The Competition and Consumer Protection Commission (CCPC) are about to get more enforcement powers, including additional powers to issue fines and tackle anti-competitive practices.
The forthcoming Competition (Amendment) Bill 2021 (Bill) will implement Directive EU 2019/1 (ECN+ Directive) which must be transposed into national law by 4 February 2021.
What is the ECN+ Directive?
The central aim of the ECN+ Directive is to ensure that competition authorities have independence, sufficient resources and appropriate power of enforcement, including the ability to issue fines, for breaches of Articles 101 and 102 of the Treaty on the Functioning of the European Union (TFEU). Article 101 TFEU prohibits undertakings from engaging in anti-competitive agreements and practices while Article 102 TFEU prohibits abuse of a dominant position. The Directive also requires leniency programmes in all Member States (which Ireland does not currently have).
What impact will the Bill have on enforcement of competition law?
Current legislation in Ireland only allows a fine to be imposed by the courts for a criminal breach of competition law (unlike most other EU Member States). This means that the CCPC's powers in relation to non-criminal breaches are severely limited and do not pose a significant deterrent. If an investigation does not reach a criminal standard, the CCPC can only seek commitments from a business that they will cease the practice and obtain an injunction against them doing the same action again. The Directive requires Member States to ensure that fines can be imposed for non-criminal breaches of EU competition law.
Are any other amendments of Irish competition law proposed?
The Bill also includes amendments to the Competition Act 2002, as amended, which are outside the scope of the ECN+ Directive. The purpose of these amendments is to further bolster the CCPC’s powers in the enforcement of EU and Irish competition law and the statutory merger review regime. The Department of Enterprise, Trade and Employment is currently running a consultation on these additional legislative amendments. The deadline for responding to the consultation is 5pm, Friday 29 January 2021.
The proposed amendments include:
1. Introduction of a specific offence of ‘bid-rigging’ - Bid-rigging is a form of cartel behaviour in which the firms that bid in a procurement process agree amongst themselves which firm submits the most advantageous tender. As a result, the winning tender price is often higher than would otherwise have been the case. There are a number of types of bid-rigging:
- bid rotation (where bidders take turns at being the winning bidder);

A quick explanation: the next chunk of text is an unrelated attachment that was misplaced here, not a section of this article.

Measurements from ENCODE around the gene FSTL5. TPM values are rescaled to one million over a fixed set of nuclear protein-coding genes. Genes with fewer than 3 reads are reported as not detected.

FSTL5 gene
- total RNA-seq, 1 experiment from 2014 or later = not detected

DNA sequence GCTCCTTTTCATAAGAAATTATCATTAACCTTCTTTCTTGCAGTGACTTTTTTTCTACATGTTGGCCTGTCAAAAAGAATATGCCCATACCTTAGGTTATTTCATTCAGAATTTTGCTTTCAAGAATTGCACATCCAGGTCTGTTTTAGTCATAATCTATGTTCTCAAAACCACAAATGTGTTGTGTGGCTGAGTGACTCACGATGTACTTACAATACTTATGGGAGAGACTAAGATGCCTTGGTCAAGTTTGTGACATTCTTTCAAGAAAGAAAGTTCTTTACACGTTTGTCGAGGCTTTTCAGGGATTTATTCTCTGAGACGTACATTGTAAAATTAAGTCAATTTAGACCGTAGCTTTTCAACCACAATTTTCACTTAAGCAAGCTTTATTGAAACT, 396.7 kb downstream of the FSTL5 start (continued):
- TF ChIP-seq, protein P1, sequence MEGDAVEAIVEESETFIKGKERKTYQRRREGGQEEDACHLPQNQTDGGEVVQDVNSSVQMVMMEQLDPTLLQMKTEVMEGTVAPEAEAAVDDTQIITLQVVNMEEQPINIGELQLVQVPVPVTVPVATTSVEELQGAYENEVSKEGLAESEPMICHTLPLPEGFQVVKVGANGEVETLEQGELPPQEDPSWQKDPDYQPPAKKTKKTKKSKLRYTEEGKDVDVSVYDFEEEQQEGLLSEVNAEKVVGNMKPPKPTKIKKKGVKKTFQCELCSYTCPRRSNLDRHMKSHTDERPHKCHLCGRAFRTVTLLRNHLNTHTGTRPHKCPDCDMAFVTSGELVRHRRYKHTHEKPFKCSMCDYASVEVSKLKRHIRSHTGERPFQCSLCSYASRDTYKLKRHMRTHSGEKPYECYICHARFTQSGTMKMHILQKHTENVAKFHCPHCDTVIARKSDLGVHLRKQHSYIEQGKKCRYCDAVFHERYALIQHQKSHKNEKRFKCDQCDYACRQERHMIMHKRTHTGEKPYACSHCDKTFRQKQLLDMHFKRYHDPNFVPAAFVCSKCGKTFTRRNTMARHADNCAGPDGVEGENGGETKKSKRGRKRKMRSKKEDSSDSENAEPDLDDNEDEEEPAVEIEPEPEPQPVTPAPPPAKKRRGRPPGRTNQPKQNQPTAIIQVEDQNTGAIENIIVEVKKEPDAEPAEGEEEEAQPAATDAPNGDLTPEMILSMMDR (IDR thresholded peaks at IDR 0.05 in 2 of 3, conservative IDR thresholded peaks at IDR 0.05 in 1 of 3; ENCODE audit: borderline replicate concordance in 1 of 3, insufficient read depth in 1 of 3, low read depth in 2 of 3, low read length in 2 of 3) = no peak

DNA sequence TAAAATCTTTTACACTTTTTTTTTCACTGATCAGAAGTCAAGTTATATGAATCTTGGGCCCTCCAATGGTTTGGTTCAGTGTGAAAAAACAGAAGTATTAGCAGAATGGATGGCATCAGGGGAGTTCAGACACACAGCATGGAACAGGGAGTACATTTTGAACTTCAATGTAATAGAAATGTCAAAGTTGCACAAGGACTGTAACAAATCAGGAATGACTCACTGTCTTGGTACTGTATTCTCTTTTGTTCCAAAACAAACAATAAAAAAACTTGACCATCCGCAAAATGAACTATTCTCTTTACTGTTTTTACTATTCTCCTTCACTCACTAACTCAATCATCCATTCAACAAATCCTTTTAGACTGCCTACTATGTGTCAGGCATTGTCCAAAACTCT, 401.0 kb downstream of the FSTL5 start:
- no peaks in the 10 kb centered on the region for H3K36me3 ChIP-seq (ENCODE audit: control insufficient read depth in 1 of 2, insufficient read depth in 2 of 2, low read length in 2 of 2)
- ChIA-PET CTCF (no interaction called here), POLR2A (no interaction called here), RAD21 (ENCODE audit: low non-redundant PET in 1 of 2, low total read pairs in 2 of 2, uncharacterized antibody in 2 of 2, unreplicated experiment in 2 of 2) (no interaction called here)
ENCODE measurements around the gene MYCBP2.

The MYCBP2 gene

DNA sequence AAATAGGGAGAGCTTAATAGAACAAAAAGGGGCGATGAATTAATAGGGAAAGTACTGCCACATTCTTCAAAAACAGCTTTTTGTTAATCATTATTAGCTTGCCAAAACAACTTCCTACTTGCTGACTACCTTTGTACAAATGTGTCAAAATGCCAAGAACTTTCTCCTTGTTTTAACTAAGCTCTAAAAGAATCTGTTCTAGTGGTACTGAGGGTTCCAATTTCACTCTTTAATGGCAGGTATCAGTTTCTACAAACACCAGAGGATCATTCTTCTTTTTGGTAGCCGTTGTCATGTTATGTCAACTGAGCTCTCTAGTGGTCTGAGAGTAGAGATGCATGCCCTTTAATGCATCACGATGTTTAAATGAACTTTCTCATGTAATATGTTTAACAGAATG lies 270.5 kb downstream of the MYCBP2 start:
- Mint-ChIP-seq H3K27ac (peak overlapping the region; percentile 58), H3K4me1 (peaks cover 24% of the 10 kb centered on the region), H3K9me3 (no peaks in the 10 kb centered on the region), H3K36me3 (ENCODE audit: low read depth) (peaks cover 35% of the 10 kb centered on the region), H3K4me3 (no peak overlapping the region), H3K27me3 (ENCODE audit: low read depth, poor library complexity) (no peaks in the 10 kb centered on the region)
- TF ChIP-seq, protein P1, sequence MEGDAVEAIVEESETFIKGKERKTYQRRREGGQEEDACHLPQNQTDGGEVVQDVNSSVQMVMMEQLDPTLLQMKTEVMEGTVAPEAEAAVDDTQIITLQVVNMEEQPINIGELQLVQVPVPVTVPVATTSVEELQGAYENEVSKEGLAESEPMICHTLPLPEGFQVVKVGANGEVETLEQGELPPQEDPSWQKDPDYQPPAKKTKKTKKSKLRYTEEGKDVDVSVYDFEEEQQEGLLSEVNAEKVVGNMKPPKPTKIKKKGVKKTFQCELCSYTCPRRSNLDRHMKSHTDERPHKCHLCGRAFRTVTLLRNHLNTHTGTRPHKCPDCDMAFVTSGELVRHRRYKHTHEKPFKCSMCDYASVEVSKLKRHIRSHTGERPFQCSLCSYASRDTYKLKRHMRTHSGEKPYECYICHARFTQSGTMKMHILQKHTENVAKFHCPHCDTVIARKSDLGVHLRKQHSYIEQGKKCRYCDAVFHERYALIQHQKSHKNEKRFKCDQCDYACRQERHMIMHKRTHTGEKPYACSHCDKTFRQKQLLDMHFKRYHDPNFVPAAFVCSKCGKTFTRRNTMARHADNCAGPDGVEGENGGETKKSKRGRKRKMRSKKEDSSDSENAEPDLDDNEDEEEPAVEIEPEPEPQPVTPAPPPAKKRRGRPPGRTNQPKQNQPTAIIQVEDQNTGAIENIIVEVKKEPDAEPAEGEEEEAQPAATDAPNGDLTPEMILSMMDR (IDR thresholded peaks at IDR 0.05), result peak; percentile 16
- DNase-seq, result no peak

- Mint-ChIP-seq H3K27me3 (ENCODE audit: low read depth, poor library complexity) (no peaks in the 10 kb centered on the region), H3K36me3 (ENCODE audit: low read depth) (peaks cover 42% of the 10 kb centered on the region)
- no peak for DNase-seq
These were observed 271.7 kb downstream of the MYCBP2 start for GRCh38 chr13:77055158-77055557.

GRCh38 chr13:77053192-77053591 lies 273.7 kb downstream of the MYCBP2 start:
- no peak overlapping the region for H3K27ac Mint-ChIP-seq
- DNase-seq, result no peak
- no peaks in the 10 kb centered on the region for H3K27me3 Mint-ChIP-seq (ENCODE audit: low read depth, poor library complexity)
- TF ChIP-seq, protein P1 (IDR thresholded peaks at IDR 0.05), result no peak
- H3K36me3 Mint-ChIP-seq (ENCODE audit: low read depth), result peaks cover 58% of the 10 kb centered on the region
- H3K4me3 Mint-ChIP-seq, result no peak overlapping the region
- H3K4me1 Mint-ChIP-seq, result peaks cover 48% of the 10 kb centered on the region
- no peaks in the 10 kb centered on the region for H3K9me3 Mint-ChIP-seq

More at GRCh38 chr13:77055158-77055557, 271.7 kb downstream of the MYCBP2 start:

- bid suppression (where some bidders sit out of a bidding process so another party can win a bid); and
- complementary bidding (where uncompetitive bids are made to ensure that a certain bidder is selected).
The practice to date has been to regard bid-rigging as a form of price fixing or market sharing. The proposed change is intended to make it clearer that such concerted behaviour during the tender process is unlawful as it distorts competition
2. Giving the CCPC the power to bring summary prosecutions in respect of ‘gun jumping’ offences - Under Irish law, proposed mergers or acquisitions which reach certain financial thresholds must be notified to the CCPC before they are put into effect. Failure to notify any such merger or acquisition or putting it into effect before clearance by the CCPC is referred to as “gun-jumping" and is a criminal offence. Currently only the Director of Public Prosecutions has the power to bring summary prosecutions and the proposal is intended to ease the burden on the DPP.
3. Introducing new surveillance powers for the CCPC - It is intended for the Bill to introduce new powers for the CCPC, when investigating serious criminal breaches of competition law and under specific conditions, to (i) carry out video and audio surveillance and (ii) to require interception and recording of electronic communications. Cartels have become more sophisticated and cartelists often communicate electronically or by mobile phone. The CCPC does not currently have access to the content of those communications or the power to covertly tape of private meetings. There are similar powers to allow interception of direct communications between cartel conspirators in other jurisdictions, including UK, US, Canada, Australia, Austria and Israel.
4. Other amendments relating to the operation of merger control - These proposed changes include:
- clarification that the CCPC has the power to accept and review voluntary notifications of completed mergers;
- power of the CCPC to make interim orders which prevent any action (eg integrating merging businesses) that may prejudice or impede its review of voluntary notifications;
- power to require that such a merger must be unwound where it is found to lead to a substantial lessening of competition;
- power to seek or receive information from third parties in a merger review (currently, the CCPC can only require information from "undertakings concerned" with no clarity on who this covers);
- clarification of the provisions surrounding requests for information, including time periods for responses and when the merger review clock restarts
The increase in enforcement powers for breaches of competition law in Ireland has been long awaited and is to be welcomed. The theory is that changes in behaviour will only occur when effective deterrents, including the power to impose financial penalties, exist.
Concerns are likely to be voiced in relation to the proposed additional powers related to video and audio surveillance and the interception and recording of electronic communications. Appropriate safeguards must be put in place to ensure that these powers do not infringe on persons' human rights.